Description: This is code I wrote to test an idea to solve the problem Dominus posted in Challenge Problem: Merging Network Addresses. The benchmark shows an order of magnitude speed increase over using Net::CIDR, as I had originally suggested. And it's an unusual (ab-)use of the regex engine. Enjoy.

(Yes, I'm writing a column about my findings. {grin})

#!/usr/bin/perl -w
use strict;

use Socket qw(inet_aton inet_ntoa);

sub cidr2bits {
  my $cidr = shift;
  my ($addr, $maskbits) = $cidr =~ /^([\d.]+)\/(\d+)$/
    or die "bad format for cidr: $cidr";
  substr(unpack("B*", inet_aton($addr)), 0, $maskbits);

sub bits2cidr {
  my $bits = shift;
  inet_ntoa(pack "B*",
            substr("${bits}00000000000000000000000000000000", 0, 32))
    . "/" . length($bits);

sub mergecidr {
  local $_ = join "", sort map { cidr2bits($_)."\n" } @_;
  1 while s/^(\d+)0\n\1[1]\n/$1\n/m or s/^(\d+)\n\1\d+\n/$1\n/m;
  map bits2cidr($_), split /\n/;

my @first = qw(

my @second = qw(

my @third = qw(

if (1) {

  print join "----\n", map
         "from:\n", map("  $_\n", @$_),
         "to:\n", map("  $_\n", mergecidr(@$_))),
           \@first, \@second, \@third;

Replies are listed 'Best First'.
Re: Merge CIDRs
by gbarr (Monk) on Oct 13, 2001 at 04:31 UTC
    Looking at this and considering my own post, I thought I would try to improve it. The following code allows trailing zeros to be left off the input CIDR and it will leave off the trailing zeros in the output. It also handles 0/0, which neither of our posts did

    use strict; sub cidr2bits { my $cidr = shift; my $n = $cidr =~ s,/(\d+)$, ? $1 : 32; my @n = $cidr =~ m,\d+,g; substr(unpack("B*",pack("C4", @n,0,0,0,0)),0,$n); } sub bits2cidr { my $bits = shift; my $n = length $bits; $bits .= "0" x 8; join(".", unpack("C*", pack("B*",($bits =~ /^((?:.{8})+?)0*$/)[0]))) +."/$n"; } sub mergecidr { local $_ = join("\n", sort map { cidr2bits($_) } @_); 1 while s/^(\d*)\n\1.*$/$1/mg || s/^(\d*)0\n\1.$/$1/mg; map { bits2cidr($_) } (!@_ || length($_)) ? split : ''; }

    Update: Swapped the two s/// in the while to prevent the problem merlyn described. Now in the case of

    10010 100100 100101

    the first two lines will be merged first and yeild the correct result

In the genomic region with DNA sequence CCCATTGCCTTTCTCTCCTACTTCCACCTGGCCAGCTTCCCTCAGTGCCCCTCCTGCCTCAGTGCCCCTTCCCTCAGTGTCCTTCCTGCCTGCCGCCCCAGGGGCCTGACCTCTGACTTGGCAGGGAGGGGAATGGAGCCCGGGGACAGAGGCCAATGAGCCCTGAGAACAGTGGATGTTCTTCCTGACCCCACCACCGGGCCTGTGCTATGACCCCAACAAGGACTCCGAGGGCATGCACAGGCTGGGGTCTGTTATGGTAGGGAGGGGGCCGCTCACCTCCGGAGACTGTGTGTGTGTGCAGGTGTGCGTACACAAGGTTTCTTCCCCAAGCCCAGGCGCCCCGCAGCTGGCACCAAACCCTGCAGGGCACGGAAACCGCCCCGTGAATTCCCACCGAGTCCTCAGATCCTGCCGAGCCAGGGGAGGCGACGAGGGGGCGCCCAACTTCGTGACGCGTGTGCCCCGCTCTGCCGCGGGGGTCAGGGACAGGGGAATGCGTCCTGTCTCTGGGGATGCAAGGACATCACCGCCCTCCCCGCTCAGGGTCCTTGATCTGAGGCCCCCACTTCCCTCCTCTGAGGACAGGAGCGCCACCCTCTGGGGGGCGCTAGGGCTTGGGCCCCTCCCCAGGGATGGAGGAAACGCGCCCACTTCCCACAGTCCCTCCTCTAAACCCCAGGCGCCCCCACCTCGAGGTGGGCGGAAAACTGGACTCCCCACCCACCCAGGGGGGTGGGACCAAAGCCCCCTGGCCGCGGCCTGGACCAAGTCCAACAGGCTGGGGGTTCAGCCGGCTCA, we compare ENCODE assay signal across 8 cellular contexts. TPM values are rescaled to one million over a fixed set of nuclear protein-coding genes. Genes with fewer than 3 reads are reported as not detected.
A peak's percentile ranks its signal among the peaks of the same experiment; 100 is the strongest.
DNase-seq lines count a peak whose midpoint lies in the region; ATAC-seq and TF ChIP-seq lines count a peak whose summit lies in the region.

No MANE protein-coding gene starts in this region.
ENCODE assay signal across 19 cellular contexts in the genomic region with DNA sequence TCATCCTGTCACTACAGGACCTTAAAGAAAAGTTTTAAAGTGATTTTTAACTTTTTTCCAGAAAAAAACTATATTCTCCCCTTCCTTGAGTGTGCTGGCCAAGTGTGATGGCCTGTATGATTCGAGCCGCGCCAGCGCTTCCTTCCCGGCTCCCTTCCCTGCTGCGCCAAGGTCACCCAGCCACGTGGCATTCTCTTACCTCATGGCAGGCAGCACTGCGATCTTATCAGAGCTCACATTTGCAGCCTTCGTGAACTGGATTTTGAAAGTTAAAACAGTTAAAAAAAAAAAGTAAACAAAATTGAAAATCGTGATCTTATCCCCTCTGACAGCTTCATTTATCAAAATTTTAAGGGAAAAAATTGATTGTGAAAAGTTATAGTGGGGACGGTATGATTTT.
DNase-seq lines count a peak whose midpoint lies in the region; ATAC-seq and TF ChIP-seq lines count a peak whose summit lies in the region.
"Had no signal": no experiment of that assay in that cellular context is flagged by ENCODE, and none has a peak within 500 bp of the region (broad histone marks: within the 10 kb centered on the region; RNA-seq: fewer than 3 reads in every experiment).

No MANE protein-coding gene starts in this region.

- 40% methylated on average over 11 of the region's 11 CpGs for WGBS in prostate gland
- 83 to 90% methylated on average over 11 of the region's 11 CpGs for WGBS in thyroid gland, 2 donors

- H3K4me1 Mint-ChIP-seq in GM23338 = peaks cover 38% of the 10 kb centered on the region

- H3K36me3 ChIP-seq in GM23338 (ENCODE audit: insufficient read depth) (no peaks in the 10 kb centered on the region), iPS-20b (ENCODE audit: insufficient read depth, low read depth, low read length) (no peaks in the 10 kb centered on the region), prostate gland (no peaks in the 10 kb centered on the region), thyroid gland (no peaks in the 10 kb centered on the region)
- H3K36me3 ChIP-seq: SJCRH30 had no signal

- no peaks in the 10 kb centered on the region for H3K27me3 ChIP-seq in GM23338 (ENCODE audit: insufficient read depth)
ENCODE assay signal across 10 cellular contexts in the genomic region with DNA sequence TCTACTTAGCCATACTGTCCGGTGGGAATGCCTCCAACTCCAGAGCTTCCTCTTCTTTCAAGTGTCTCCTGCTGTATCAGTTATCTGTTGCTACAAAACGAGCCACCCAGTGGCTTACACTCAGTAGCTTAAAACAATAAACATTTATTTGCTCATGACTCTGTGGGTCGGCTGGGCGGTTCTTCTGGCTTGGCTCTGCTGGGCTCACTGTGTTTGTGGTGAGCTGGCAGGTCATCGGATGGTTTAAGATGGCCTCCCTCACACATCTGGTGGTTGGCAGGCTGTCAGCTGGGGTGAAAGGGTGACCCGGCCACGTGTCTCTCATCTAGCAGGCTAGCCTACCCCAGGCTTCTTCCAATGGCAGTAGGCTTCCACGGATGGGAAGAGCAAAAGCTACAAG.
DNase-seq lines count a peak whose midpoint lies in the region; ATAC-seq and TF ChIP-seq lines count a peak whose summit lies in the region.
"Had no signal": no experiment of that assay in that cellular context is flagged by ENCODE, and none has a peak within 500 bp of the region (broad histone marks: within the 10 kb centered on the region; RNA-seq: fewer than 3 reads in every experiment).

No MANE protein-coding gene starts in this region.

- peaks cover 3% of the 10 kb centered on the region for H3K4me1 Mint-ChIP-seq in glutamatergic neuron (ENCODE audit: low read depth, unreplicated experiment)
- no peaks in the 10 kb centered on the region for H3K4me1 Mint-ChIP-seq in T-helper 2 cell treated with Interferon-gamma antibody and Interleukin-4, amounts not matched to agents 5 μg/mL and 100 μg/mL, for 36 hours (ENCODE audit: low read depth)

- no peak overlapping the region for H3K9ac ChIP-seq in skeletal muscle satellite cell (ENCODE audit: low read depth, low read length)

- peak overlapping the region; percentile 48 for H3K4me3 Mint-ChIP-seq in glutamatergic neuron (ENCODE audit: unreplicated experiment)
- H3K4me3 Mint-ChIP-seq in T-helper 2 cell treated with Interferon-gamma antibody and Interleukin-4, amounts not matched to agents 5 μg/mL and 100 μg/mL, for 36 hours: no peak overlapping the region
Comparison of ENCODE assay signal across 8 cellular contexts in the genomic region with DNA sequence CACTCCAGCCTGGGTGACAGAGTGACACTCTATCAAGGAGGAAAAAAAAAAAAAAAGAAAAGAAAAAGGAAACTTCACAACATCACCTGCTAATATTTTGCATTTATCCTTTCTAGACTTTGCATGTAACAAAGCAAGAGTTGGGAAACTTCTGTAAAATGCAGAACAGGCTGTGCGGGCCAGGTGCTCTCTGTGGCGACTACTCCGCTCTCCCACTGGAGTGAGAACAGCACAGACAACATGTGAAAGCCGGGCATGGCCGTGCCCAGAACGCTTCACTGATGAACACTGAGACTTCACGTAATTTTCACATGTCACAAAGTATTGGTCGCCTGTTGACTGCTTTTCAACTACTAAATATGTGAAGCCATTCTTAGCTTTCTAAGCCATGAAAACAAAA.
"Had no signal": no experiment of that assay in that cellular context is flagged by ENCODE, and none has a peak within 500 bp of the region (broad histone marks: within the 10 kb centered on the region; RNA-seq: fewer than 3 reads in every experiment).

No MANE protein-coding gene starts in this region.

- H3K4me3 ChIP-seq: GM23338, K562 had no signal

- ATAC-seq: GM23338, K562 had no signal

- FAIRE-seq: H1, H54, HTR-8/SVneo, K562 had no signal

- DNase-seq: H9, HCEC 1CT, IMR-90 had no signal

1 while s/^(\d*)0\n\1.$/$1/mg || s/^(\d*)\n\1.*$/$1/mg;
      There's a reason I put [1] there instead of your ".". Consider what happens when you have the following:
      10010 100100 100101
      The last two lines will be merged, creating
      10010 10010
      And your code will strip that final 0 from both lines, creating "1001". Wrong. You must ensure that it's a 1. Can't be "any".

      -- Randal L. Schwartz, Perl hacker

Re: Merge CIDRs
by Dominus (Parson) on Oct 13, 2001 at 20:50 UTC
    I think your original suggestion, of using Net::CIDR::cidr2range and merging the ranges end-to-end, was better. Your new program seems to be slower than the one I wrote following your Net::CIDR suggestion. Here's my program for comparison:
    #!/usr/bin/perl use Net::CIDR 'cidr2range', 'range2cidr'; my @ranges; my ($cur_start, $cur_end, $cs, $ce); while (<>) { chomp; my @r = cidr2range($_); my ($r_start, $r_end) = split /-/, $r[0]; my ($rs, $re) = map {inet_to_n($_)} $r_start, $r_end; if (! defined $cur_start) { ($cur_start, $cur_end) = ($r_start, $r_end); ($cs, $ce) = ($rs, $re); } else { if ($rs == $ce + 1) { $cur_end = $r_end; $ce = $re; } else { print join "\n", range2cidr("$cur_start-$cur_end"), ""; ($cur_start, $cur_end) = ($r_start, $r_end); ($cs, $ce) = ($rs, $re); } } } continue { print STDERR "$. records processed\n" if $. % 1000 == 0; } print join "\n", range2cidr("$cur_start-$cur_end"), "" if defined $cur_start; sub inet_to_n { unpack "N", pack "C4", split /\./, shift(); }
    I ran your program on and waited three minutes. Then I started my program. My program finished first.

    Of course, I might have made a mistake in the benchmarking somewhere.

    Mark Dominus
    Perl Paraphernalia

      You need to sort by start address. You're lucky that your input data was already sorted by such.

      Also, you have to look for $rs <= $ce + 1 rather than $rs == $ce + 1, or you end up not coalescing things like 0-7 (0.0/3), 4-7 (4.0/2), which should just get swallowed.

      -- Randal L. Schwartz, Perl hacker

        Says merlyn:
        You need to sort by start address. You're lucky that your input data was already sorted by such.
        No, I'm not. My original problem specification guaranteed sorted input.

        Anyway, those changes wouldn't slow down the program so much that I'd prefer to use the code you posted above. But you said the code above was an order of magnitude faster, not an order of magnitude slower, so I wonder what's up? Someone made a mistake, and I'm less than 50% confident that it was you.

        Mark Dominus
        Perl Paraphernalia